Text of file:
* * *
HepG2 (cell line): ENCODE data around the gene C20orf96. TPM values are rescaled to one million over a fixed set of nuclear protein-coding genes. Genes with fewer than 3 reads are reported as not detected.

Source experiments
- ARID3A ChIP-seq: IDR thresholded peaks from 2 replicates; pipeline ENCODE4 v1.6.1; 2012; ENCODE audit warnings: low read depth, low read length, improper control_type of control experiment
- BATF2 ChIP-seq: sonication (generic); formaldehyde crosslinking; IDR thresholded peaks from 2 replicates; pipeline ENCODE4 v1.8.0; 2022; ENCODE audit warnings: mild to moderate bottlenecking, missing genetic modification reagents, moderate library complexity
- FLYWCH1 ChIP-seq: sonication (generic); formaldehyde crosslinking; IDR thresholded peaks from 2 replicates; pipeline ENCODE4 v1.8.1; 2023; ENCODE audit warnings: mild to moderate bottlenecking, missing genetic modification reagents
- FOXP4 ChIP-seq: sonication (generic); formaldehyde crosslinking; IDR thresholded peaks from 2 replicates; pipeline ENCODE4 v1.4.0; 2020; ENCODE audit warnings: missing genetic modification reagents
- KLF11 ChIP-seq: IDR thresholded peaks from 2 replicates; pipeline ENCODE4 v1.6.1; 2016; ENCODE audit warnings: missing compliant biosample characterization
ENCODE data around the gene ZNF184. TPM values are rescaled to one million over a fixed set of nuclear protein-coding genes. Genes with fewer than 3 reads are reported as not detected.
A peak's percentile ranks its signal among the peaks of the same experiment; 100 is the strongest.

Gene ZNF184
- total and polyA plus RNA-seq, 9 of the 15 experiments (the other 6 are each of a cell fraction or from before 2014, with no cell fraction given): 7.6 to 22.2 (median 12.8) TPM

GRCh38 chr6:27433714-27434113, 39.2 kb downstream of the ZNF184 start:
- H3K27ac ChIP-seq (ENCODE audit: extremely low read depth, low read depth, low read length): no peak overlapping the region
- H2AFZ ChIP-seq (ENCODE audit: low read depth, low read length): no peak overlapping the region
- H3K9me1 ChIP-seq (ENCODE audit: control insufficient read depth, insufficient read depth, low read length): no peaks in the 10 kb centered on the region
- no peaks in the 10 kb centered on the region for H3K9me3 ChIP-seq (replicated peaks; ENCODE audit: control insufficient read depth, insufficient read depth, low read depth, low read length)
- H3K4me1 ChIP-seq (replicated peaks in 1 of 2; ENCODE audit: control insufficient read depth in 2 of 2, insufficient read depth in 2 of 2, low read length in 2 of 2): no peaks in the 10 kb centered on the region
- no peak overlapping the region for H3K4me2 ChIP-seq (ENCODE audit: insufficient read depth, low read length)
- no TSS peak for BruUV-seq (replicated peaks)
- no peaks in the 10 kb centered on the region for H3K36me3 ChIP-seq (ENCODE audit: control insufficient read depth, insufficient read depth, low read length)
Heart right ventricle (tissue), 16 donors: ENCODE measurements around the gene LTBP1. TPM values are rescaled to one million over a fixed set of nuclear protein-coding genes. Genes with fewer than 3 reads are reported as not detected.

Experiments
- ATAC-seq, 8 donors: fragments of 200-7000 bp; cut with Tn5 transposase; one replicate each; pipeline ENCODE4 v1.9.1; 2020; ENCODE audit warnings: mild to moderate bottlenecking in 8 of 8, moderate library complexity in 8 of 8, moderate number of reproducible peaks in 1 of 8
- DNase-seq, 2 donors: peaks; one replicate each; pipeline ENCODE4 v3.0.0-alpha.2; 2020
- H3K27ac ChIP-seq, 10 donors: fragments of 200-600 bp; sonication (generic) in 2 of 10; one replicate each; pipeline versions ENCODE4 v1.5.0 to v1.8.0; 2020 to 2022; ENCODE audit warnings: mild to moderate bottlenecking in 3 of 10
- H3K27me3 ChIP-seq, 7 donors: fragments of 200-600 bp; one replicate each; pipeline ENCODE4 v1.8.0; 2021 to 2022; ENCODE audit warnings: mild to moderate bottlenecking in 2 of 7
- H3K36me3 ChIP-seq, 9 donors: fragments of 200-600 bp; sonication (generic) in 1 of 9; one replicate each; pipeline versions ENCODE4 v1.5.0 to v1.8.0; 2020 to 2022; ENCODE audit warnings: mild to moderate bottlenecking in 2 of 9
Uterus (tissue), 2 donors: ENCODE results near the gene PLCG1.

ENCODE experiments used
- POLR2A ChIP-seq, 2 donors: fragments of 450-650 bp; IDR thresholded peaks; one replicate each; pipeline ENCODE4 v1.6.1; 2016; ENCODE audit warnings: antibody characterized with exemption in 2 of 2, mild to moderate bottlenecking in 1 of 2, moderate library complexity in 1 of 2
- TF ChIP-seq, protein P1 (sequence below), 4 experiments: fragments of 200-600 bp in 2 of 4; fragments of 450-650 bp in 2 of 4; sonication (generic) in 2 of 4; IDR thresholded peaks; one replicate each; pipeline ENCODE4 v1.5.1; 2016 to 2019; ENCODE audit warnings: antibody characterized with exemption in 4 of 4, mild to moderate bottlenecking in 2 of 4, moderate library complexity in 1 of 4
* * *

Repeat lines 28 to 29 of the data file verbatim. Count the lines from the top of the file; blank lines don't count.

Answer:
Uterus (tissue), 2 donors: ENCODE results near the gene PLCG1.

ENCODE experiments used